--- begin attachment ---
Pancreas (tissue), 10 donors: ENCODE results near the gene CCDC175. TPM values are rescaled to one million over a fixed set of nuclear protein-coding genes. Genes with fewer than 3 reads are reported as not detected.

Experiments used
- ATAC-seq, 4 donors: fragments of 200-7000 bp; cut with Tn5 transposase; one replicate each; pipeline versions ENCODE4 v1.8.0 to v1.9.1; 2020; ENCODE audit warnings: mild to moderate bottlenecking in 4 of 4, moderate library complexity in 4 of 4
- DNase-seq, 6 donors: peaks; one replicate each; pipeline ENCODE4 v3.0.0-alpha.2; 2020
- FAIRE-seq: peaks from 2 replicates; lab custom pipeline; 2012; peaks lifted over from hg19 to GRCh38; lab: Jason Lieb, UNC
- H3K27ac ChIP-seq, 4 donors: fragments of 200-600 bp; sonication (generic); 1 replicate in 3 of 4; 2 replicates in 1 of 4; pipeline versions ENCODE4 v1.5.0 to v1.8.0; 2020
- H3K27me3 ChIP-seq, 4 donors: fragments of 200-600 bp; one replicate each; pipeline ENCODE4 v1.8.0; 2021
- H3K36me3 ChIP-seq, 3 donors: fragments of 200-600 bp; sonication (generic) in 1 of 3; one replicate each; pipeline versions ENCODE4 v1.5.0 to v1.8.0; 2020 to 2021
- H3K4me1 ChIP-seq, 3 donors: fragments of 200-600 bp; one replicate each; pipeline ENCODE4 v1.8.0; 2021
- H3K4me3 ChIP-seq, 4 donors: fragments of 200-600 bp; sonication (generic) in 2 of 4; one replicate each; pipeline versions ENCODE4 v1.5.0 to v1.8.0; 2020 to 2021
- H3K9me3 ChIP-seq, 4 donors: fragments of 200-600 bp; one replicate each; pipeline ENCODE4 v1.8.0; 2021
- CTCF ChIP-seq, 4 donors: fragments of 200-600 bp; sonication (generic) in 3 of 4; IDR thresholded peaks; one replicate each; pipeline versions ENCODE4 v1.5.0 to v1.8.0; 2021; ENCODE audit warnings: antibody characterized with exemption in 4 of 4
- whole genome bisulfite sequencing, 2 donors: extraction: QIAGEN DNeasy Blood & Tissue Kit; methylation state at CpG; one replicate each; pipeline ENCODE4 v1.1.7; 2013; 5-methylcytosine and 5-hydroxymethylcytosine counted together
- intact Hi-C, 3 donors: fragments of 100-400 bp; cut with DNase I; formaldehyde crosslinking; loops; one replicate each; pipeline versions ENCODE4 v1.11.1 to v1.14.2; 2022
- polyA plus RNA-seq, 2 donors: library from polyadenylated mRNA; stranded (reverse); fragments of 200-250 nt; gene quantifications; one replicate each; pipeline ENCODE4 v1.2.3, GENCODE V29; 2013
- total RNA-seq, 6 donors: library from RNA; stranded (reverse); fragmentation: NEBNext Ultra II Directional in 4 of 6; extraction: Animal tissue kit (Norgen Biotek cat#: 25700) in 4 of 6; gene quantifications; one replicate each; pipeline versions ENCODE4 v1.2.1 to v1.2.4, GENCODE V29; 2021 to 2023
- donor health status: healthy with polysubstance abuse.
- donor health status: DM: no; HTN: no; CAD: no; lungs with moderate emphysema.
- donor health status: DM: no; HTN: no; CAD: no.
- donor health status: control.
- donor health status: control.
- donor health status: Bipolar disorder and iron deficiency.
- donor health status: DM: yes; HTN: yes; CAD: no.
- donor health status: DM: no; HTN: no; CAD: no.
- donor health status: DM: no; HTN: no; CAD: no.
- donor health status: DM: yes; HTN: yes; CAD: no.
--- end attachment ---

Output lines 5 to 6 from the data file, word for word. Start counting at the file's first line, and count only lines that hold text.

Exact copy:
- FAIRE-seq: peaks from 2 replicates; lab custom pipeline; 2012; peaks lifted over from hg19 to GRCh38; lab: Jason Lieb, UNC
- H3K27ac ChIP-seq, 4 donors: fragments of 200-600 bp; sonication (generic); 1 replicate in 3 of 4; 2 replicates in 1 of 4; pipeline versions ENCODE4 v1.5.0 to v1.8.0; 2020